I wrote a paper on JFK's assassination in a sociology class in college. Admittedly the paper wasn't that good but it got me thinking about an interesting subject - how national or world events affect our personal lives. I interviewed my bishop and his wife about where they were and what they were doing when they heard JFK had been shot. It was a major moment in their lives and they remembered not only where they were but what they were doing and how they heard of the shooting. My generation was not alive at that point, but I bet if you ask anyone my age where they were on September 11 when the twin towers collapsed, they could tell you precise details. I know I could! These moments leave a permanant mark on our lives and have far reaching impacts in our lives even if we did not know anyone personally affected by them.
The reason I have been thinking about this lately (and good luck following my logic) is because I find that I react the same way to the personal tragedies of others. These moments become imprinted on my brain. I am an emotional person (not like I am a walking basketcase all the time - although sometimes that is true) and as such cannot help but respond emotionally to bad news before (and mostly after) my logical brain kicks in. Case in point: I talked to my mom tonight and she told me that the father of a close friend died of a major heart attack today. My first reaction was tears. I wasn't crying for myself but for my friend and her family who I know must be completely devestated by their sudden loss. My friend's father was one of the kindest and most generous men I have ever met. He is one of those people with whom you are instantly at ease and his home is a place where you want to be because you can feel the love and warmth of the family radiationg from its walls. My logical mind - when it finally kicked in reminded me that he is in a far better place now and although his family will miss him terribly, they will be comforted by the fact that he was a good person and has returned to Heavenly Father. However, I can't help but feel sad for his grandkids, that he won't be there to see them grow up and I am in agony for his wife and kids who now have a gaping hole in their lives where he used to be.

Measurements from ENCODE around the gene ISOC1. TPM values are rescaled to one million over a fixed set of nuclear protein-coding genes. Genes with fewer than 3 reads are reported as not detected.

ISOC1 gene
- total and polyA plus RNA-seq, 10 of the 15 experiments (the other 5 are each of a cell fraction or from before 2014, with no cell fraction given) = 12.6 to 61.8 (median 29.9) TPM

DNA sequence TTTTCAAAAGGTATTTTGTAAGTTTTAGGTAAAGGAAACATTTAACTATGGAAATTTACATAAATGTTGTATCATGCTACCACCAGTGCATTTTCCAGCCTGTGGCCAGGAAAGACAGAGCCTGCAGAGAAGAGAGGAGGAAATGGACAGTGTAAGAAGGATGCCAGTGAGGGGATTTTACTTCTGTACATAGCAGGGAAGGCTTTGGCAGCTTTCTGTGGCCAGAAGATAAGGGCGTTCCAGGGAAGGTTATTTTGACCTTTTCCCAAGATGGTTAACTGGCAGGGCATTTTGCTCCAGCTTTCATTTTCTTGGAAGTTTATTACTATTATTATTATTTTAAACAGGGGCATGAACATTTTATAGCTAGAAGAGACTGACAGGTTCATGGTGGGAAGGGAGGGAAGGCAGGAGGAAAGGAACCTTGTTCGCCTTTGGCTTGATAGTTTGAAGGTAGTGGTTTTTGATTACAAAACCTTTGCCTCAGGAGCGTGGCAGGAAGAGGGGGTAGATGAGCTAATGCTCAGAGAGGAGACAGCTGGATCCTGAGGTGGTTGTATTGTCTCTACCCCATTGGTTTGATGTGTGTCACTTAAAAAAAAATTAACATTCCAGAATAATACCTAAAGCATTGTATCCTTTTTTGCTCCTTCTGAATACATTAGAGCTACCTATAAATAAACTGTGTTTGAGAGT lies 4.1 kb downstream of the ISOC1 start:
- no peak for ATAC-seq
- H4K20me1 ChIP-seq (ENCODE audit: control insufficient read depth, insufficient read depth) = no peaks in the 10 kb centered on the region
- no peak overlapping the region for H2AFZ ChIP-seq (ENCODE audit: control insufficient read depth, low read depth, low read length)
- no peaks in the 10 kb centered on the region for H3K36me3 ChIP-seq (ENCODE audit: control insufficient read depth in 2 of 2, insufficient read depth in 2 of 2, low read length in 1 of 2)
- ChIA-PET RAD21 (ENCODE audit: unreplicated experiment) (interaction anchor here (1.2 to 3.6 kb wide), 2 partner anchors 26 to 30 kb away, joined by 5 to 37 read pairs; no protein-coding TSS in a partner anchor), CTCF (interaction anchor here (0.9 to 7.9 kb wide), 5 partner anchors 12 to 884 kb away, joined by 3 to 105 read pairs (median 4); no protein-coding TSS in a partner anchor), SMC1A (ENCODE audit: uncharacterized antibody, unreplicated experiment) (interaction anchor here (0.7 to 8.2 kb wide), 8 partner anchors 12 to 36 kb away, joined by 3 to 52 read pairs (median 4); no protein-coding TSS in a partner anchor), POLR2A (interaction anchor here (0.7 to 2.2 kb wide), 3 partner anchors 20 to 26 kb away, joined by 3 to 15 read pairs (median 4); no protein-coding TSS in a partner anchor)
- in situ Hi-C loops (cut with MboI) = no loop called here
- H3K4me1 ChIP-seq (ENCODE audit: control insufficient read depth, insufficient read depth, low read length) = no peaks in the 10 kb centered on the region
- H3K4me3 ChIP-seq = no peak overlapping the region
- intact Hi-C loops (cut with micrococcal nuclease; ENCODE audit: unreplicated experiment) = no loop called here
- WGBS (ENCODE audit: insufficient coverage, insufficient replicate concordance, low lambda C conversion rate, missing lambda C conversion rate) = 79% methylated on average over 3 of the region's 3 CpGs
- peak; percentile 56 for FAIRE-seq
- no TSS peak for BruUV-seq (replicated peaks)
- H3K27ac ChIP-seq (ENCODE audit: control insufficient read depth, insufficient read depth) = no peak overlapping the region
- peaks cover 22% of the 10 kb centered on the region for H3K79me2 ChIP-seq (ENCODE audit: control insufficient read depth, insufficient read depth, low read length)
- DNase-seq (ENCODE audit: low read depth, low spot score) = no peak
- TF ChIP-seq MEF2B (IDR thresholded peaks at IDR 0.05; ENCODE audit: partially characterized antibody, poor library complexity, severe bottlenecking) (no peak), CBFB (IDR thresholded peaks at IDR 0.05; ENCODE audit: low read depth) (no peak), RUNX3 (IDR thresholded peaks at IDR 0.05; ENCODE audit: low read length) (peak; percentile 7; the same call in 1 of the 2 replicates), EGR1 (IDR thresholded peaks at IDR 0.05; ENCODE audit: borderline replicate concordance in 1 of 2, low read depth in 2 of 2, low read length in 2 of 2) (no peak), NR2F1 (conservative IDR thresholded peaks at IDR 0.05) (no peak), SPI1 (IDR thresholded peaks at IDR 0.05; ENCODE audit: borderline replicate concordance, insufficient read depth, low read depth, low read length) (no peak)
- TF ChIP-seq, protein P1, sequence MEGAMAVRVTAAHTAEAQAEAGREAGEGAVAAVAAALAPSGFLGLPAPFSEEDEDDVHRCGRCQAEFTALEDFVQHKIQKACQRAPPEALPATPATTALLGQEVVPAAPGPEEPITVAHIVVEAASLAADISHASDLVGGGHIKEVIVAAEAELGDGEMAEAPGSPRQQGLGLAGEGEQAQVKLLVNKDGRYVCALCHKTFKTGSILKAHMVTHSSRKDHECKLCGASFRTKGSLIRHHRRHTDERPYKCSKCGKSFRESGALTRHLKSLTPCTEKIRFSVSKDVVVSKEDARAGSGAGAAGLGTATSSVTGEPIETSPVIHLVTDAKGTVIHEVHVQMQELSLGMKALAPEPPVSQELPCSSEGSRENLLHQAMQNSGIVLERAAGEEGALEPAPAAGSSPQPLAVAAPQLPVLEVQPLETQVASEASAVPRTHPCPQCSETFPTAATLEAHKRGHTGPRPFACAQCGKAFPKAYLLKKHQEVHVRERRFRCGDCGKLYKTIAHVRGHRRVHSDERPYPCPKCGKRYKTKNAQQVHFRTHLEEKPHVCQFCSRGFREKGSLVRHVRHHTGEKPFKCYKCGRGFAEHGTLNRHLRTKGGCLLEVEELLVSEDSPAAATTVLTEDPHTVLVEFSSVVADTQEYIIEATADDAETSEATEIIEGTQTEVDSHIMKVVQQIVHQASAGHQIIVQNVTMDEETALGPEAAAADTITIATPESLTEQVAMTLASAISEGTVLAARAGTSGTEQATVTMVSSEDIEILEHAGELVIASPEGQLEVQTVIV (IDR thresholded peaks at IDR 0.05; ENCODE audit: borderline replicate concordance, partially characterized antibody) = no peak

I know I am ultra sensitive right now anyway - a couple weeks ago I learned that a close family friend is dying after a prolonged and painful illness. Again my emotional response wins out. I know it will be a good thing for her not to suffer anymore. But I also know that she is as close to her brothers and sisters - not to mention her parents - as I am to mine and I can hardly imagine how they can pick up the pieces and move on after this. I know they will be able to (they are all strong, confident, intelligent individuals) and that they will be grateful she doesn't have to suffer anymore, but my heart aches for them.
Maybe it is the depression resurfacing, but I can't seem to stop hurting for my friends who are suffering. I feel helpless and frustrated. The world seems a little bit darker and a little less hopeful at the prospect of life without these two incredible people.